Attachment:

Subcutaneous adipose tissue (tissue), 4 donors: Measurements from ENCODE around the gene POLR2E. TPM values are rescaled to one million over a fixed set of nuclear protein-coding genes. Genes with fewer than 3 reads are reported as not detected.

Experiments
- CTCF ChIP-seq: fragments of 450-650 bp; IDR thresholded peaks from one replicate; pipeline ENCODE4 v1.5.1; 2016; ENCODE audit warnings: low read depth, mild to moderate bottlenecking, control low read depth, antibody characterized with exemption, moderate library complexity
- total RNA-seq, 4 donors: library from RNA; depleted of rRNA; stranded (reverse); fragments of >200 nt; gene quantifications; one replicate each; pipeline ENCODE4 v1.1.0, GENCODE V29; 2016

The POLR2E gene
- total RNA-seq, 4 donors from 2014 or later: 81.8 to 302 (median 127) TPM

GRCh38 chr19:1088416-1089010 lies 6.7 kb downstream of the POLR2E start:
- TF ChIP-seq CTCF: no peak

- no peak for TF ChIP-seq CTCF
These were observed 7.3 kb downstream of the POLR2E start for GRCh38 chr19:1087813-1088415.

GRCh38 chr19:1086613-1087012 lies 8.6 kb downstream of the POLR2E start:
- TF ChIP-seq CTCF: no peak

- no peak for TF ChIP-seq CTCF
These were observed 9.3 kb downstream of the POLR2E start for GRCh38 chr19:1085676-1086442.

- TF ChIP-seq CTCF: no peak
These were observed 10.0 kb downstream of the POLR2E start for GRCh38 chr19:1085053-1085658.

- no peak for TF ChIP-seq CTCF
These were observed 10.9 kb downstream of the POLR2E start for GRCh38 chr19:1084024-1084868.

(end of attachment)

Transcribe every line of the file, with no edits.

Subcutaneous adipose tissue (tissue), 4 donors: Measurements from ENCODE around the gene POLR2E. TPM values are rescaled to one million over a fixed set of nuclear protein-coding genes. Genes with fewer than 3 reads are reported as not detected.

Experiments
- CTCF ChIP-seq: fragments of 450-650 bp; IDR thresholded peaks from one replicate; pipeline ENCODE4 v1.5.1; 2016; ENCODE audit warnings: low read depth, mild to moderate bottlenecking, control low read depth, antibody characterized with exemption, moderate library complexity
- total RNA-seq, 4 donors: library from RNA; depleted of rRNA; stranded (reverse); fragments of >200 nt; gene quantifications; one replicate each; pipeline ENCODE4 v1.1.0, GENCODE V29; 2016

The POLR2E gene
- total RNA-seq, 4 donors from 2014 or later: 81.8 to 302 (median 127) TPM

GRCh38 chr19:1088416-1089010 lies 6.7 kb downstream of the POLR2E start:
- TF ChIP-seq CTCF: no peak

- no peak for TF ChIP-seq CTCF
These were observed 7.3 kb downstream of the POLR2E start for GRCh38 chr19:1087813-1088415.

GRCh38 chr19:1086613-1087012 lies 8.6 kb downstream of the POLR2E start:
- TF ChIP-seq CTCF: no peak

- no peak for TF ChIP-seq CTCF
These were observed 9.3 kb downstream of the POLR2E start for GRCh38 chr19:1085676-1086442.

- TF ChIP-seq CTCF: no peak
These were observed 10.0 kb downstream of the POLR2E start for GRCh38 chr19:1085053-1085658.

- no peak for TF ChIP-seq CTCF
These were observed 10.9 kb downstream of the POLR2E start for GRCh38 chr19:1084024-1084868.